Pasadena's Going To Walk More, Here's How
Pasadena ARTS Bus/Gold Line Map
We are not all drivers, we are not all cyclists, we are not all transit riders, but we are all pedestrians. Every trip we take starts and ends with a walking trip. And no matter what part of the Los Angeles area you're in, walking can be, well, no walk in the park. There's always something: a bad sidewalk, ditzy drivers, driveways, the lack of a sidewalk, zero street activity and endless sights of shadeless boulevards.
Downtown Pasadena, by all counts, is a very nice place to walk. The problem is, people are still parking, doing their business, and driving to their next destination within downtown. To that, a group of residents, businesses, city officials, residents, architects, environmentalists and maybe even you will be participating in this Saturday's Downtown Pasadena Walkabout. It's a quest to make the four areas of downtown, Old Town, South Lake, Playhouse District, Paseo/Civic, connectable by walking.
"Pasadena is blessed with the fact that it is already has wonderful walkable neighborhood," Carla Winnetka, a Playhouse District board member who came up with the walkabout idea, explained in a phone interview. "We would like to make Pasadena more of a walker's paradise."
Winnetka, who is also chairing the Downtown Pasadena Walkabout Committee was sitting on another committee when a variety of other people wanted to improve the way people move around the district. "They stole Eric Garcetti's idea!?" one Los Angeles city employee scoffed at when hearing about this. And yes, Pasadena got their ideas from previous walkabouts done in Hollywood and Glassell Park/Cypress Park. "It's different from the other ones. This one's very tailored to Pasadena," Winnetka said.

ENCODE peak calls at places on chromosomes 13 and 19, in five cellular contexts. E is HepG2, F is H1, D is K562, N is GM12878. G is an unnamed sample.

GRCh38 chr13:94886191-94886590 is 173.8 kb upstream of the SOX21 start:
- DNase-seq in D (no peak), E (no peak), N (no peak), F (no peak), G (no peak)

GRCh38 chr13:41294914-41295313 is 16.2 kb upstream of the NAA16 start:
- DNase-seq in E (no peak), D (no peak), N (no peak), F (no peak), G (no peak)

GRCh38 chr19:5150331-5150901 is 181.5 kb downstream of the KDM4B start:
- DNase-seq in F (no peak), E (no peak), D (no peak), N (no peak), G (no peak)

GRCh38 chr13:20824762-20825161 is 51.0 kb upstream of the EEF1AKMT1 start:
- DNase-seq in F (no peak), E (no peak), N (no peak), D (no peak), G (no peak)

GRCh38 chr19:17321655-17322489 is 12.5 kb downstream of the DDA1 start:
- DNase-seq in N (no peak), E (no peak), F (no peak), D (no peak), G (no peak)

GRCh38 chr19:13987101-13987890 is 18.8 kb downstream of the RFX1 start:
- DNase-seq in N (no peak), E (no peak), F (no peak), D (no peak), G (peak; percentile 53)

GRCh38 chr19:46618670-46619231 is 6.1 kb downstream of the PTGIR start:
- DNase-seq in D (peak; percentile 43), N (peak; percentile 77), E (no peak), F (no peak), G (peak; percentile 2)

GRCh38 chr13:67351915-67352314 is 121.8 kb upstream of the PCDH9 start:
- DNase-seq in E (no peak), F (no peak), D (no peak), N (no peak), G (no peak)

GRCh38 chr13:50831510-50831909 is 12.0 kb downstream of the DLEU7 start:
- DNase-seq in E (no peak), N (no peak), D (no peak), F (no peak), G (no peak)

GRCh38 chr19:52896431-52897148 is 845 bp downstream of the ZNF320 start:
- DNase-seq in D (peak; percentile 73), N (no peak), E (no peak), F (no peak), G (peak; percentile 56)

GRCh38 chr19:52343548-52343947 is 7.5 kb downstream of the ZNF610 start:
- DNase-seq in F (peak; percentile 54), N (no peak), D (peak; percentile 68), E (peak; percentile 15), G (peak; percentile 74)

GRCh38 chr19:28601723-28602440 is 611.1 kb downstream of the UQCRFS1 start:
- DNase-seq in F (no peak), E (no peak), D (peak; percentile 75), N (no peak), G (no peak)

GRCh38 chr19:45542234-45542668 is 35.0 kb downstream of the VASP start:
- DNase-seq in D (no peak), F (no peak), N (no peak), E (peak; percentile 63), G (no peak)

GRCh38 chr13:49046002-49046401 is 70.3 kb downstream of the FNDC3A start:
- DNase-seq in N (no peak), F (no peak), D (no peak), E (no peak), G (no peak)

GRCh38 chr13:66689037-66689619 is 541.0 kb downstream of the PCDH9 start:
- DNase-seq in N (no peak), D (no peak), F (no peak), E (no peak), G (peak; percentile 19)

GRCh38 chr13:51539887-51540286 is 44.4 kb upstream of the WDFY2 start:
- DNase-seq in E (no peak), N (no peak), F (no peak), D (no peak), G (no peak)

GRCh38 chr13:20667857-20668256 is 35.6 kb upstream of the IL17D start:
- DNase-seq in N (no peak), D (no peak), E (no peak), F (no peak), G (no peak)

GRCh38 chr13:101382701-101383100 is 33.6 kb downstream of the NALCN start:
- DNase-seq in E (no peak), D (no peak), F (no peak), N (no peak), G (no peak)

And if "stealing" an idea is one thing, Pasadena went and hired the same person who led the Los Angeles walkabouts, Deborah Murphy of Deborah Murphy Urban Design + Planning. This time, the challenge is different from LA's. "Although Pasadena is more walkable now... There are not as many transit dependent people here. People tend to stick in one district and then come back a week later go to another one." She explains that the nationally accepted length and distance of a walk is 10-15 minutes, or a quarter to half mile. People are willing to walk further for theatre or films.
The problem is, much of Pasadena's districts are within that accepted range, yet people are not taking the walk. Perceived notions of how far places are apart play into this, but also street activity. In Pasadena, where each district has its own street life, leaving one for another sometimes forces you to go through the wasteland of commercial buildings where there is nothing. Even with the same distance between, street activity, whether that be more first floor retail or street vendors can encourage the walk commute.
Downtown Pasadena has three gold line stops in addition to ARTS busses (cute, they actually stand for Area Rapid Transit System). Saturday, volunteers will be testing and evaluating transit to walk mode in addition to teams of volunteers, 25 in all, walking a total of 29 miles, clip boards in hand, ideas ready to write down. For Pasadena, this is not just a technical transportation adventure, but a cultural and experiential one as well.
The goal of all this is to come up with a plan of action, fix any physical problems, make the parking supply go further by driving a "park once" culture and get downtown as a whole moving again.
For Winettka this Saturday is where it's at. "We know we're starting with something really good and we're looking to make it better."
INFO: This Saturday, 8:00 am until 2:00 pm at the Pasadena Presbyterian Church, 585 East Colorado Blvd., Pasadena, with one goal in mind to make the city more walker-friendly in the Downtown Pasadena Walkabout. Rain date is planned just in case.